DICE won't accept anything less than a two year development cycle for any major Battlefield title, studio general manager Karl-Magnus Troedsson has told VideoGamer.com.
It's all down to ensuring each game meets three core principles set out at the studio.
"The plan for the franchise is not set in stone in any way. The things that are set in stone are the core values within DICE, which are quality, innovation and fun," explained Troedsson.
"So one of the key things that is very important for us is that each Battlefield title, at least the bigger ones, should get a full two-year development cycle so we can hit those three core values. And that means we are going to be focussed on making one big Battlefield game approximately every two years if that fits with all the other things that need to align. Building a big game like that to quality that we want it to be should be a proper development cycle."
He added: "Between those years we can focus on other things. We can do Play4Free and we can do perhaps Arcade games, we can do a lot of other things as well, but bigger titles will need more time."
It's becoming increasingly commonplace to see publishers spreading development duties for key franchises across multiple teams - Ubisoft does it with Assassin's Creed, Activision is doing it with Modern Warfare 3 and DICE has been part of a two-studio project with Danger Close for Medal of Honor. However, Troedsson isn't a fan of distributed development.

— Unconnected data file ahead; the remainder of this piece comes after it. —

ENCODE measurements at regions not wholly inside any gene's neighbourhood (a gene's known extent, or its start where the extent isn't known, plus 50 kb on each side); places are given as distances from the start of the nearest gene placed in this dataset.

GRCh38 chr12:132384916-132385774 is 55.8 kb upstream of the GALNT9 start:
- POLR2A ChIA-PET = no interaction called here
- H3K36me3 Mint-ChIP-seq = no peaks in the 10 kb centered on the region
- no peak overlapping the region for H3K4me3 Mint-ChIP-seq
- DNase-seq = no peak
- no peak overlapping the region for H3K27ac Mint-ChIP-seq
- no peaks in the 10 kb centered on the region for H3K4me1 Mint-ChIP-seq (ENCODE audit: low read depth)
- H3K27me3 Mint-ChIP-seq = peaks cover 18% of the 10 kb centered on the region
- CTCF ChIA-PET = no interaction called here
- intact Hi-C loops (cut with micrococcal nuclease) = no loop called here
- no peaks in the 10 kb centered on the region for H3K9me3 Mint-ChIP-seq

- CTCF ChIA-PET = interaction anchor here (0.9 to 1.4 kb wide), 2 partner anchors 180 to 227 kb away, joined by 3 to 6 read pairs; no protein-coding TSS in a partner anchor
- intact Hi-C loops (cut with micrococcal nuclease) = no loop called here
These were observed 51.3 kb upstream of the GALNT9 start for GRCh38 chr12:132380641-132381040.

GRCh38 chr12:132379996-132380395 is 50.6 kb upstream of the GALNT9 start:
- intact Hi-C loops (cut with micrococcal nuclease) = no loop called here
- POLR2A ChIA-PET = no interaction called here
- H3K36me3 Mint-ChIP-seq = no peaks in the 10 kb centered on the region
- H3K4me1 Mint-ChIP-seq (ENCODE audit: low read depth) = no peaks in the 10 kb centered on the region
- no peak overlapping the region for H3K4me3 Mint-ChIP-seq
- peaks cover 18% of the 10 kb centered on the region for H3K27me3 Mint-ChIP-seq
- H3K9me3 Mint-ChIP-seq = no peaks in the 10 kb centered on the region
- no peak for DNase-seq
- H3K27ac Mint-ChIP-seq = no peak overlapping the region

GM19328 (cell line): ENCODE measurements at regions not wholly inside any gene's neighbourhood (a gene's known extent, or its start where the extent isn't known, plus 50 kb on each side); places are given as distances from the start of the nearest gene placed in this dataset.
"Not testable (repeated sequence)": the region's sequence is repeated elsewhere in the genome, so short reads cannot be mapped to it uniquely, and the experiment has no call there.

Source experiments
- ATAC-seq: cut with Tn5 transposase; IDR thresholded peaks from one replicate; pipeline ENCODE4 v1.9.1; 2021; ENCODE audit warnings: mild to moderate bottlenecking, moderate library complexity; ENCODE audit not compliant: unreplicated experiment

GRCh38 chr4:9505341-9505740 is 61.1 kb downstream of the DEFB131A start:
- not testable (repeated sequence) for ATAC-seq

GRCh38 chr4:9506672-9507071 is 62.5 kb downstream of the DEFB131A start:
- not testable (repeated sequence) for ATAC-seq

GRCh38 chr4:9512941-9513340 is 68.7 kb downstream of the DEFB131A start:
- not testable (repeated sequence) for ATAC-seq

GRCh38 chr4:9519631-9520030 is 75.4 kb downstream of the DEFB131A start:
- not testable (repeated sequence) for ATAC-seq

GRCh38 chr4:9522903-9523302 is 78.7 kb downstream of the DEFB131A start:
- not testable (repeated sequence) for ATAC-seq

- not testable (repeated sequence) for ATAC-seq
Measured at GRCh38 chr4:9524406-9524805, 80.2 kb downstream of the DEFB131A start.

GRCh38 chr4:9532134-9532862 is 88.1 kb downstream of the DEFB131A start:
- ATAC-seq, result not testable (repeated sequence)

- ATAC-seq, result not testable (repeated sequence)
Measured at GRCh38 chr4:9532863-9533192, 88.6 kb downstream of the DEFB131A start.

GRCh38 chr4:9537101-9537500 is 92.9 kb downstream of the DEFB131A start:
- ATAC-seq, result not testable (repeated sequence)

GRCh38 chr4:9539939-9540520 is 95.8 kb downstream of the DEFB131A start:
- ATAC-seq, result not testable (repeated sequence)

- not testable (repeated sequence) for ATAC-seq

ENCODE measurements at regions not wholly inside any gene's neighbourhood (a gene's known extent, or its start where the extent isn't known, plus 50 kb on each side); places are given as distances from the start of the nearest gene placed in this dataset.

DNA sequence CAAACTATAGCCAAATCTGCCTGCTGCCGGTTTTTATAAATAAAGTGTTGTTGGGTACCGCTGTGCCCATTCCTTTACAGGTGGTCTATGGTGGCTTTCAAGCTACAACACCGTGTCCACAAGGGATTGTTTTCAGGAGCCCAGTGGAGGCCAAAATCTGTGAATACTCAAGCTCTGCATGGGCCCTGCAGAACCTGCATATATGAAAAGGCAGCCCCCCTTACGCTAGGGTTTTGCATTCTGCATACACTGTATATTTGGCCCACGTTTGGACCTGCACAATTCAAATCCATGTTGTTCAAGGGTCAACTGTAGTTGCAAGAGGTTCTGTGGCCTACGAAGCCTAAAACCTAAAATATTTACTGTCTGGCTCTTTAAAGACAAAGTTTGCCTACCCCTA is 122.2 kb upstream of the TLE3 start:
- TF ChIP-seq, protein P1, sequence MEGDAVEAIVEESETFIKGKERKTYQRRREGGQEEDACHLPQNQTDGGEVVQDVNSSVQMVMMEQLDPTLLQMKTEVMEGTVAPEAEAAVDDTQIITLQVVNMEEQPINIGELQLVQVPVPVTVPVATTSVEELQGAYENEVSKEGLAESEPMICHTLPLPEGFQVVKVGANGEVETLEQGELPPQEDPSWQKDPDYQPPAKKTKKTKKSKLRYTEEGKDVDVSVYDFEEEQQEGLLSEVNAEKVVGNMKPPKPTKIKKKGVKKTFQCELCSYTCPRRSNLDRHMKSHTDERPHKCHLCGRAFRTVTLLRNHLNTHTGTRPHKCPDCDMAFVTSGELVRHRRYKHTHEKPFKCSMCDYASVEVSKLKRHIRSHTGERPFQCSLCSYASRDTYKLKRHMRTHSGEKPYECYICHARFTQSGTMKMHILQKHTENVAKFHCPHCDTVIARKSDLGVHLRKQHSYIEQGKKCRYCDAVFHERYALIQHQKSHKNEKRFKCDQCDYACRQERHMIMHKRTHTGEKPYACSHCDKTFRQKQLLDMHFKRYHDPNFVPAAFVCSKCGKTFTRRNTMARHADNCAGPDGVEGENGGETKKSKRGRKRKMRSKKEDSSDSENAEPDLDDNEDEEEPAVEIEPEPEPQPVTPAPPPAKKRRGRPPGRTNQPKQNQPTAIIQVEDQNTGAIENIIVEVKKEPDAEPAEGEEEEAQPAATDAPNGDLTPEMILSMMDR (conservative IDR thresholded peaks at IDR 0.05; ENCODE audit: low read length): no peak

"We're part of the EA family and we want to help out as much as we can, but I have to say that I'm not a believer of distributed development myself," he explained. "I believe that great teams in the same location are the ones that can build the highest quality. That's something that I would like to see more in the future moving forward. The different locations and different studios inside of EA focus on building their games.
"I can't speak for everyone else but that's how we try to do things at DICE."
That doesn't mean Troedsson and his team won't lend a hand when needed: "But naturally we want to help out and with the creation of Frostbite 2 and other teams using those as well, it's been natural to come over to other teams as well, like the NFS team. If not directly, but indirectly, the game teams work together to help each other out. As for the actual core team on a franchise, I believe they should stick in one place and work together."
In the same interview, Troedsson told VideoGamer.com that Xbox 360 gamers have nothing to worry about and that the 360 version is going to look really, really good.
Hear more from Troedsson by checking out the complete Battlefield interview.
Battlefield 3 will be released October 28 for Xbox 360, PlayStation 3 and PC.